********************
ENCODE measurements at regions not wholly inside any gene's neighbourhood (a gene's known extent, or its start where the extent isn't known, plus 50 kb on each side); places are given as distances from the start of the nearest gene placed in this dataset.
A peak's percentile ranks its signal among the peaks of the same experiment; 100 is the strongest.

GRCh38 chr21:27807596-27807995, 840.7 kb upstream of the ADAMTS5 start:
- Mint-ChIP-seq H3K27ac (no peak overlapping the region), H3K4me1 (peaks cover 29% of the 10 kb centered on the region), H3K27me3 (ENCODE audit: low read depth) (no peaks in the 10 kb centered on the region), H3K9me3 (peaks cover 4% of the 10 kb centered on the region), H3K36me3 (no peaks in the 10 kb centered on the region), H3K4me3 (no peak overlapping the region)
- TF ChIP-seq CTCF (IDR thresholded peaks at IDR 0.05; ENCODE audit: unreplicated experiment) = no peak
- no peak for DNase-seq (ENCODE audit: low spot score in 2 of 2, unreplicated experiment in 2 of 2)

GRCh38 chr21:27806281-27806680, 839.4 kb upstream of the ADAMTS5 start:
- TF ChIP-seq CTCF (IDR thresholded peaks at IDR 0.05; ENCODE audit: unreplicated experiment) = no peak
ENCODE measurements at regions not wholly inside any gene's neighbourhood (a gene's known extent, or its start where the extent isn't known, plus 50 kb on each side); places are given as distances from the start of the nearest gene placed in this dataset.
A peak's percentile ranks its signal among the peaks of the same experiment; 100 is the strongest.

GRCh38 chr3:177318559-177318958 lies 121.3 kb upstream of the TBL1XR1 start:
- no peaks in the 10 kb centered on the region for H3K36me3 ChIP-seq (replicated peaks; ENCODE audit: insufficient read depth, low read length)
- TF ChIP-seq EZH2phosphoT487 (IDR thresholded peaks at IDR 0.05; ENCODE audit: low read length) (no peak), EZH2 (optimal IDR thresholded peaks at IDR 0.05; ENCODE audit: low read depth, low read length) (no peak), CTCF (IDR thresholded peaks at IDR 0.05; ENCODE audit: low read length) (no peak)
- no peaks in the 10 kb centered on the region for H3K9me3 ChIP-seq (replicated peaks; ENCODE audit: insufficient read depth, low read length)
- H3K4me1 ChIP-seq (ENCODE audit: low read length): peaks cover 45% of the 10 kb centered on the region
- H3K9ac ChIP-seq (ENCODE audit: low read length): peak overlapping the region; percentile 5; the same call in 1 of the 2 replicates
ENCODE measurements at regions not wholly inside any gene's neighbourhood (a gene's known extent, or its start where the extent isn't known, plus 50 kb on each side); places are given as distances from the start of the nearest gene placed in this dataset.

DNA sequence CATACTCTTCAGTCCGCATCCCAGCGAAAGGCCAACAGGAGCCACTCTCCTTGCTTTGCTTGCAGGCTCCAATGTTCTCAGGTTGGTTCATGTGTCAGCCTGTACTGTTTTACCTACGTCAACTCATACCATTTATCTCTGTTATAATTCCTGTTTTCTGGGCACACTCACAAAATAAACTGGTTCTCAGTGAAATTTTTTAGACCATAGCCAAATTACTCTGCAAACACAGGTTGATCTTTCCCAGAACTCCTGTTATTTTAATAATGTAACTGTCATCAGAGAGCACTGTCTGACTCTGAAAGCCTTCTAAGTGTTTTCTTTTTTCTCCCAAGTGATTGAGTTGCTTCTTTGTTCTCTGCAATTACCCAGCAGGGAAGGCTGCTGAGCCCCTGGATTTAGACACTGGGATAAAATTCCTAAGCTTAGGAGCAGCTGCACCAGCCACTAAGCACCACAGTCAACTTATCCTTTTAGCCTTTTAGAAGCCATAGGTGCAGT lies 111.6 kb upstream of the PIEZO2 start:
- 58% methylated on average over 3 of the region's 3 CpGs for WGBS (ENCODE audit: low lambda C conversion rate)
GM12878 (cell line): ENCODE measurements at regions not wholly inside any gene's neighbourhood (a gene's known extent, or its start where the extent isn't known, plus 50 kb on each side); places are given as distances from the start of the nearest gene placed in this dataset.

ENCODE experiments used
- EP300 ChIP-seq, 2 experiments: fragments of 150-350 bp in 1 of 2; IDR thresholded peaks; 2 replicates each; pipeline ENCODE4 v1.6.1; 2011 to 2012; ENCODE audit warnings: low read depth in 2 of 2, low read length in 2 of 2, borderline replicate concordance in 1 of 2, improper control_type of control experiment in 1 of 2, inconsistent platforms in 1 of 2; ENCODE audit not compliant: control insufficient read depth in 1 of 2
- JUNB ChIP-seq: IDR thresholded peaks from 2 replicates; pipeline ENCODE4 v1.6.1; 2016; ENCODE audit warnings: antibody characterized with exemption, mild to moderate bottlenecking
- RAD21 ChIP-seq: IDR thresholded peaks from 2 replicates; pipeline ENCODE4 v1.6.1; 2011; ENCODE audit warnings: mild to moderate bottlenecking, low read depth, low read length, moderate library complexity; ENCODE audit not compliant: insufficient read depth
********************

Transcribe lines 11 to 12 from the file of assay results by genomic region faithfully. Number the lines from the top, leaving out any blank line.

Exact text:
GRCh38 chr3:177318559-177318958 lies 121.3 kb upstream of the TBL1XR1 start:
- no peaks in the 10 kb centered on the region for H3K36me3 ChIP-seq (replicated peaks; ENCODE audit: insufficient read depth, low read length)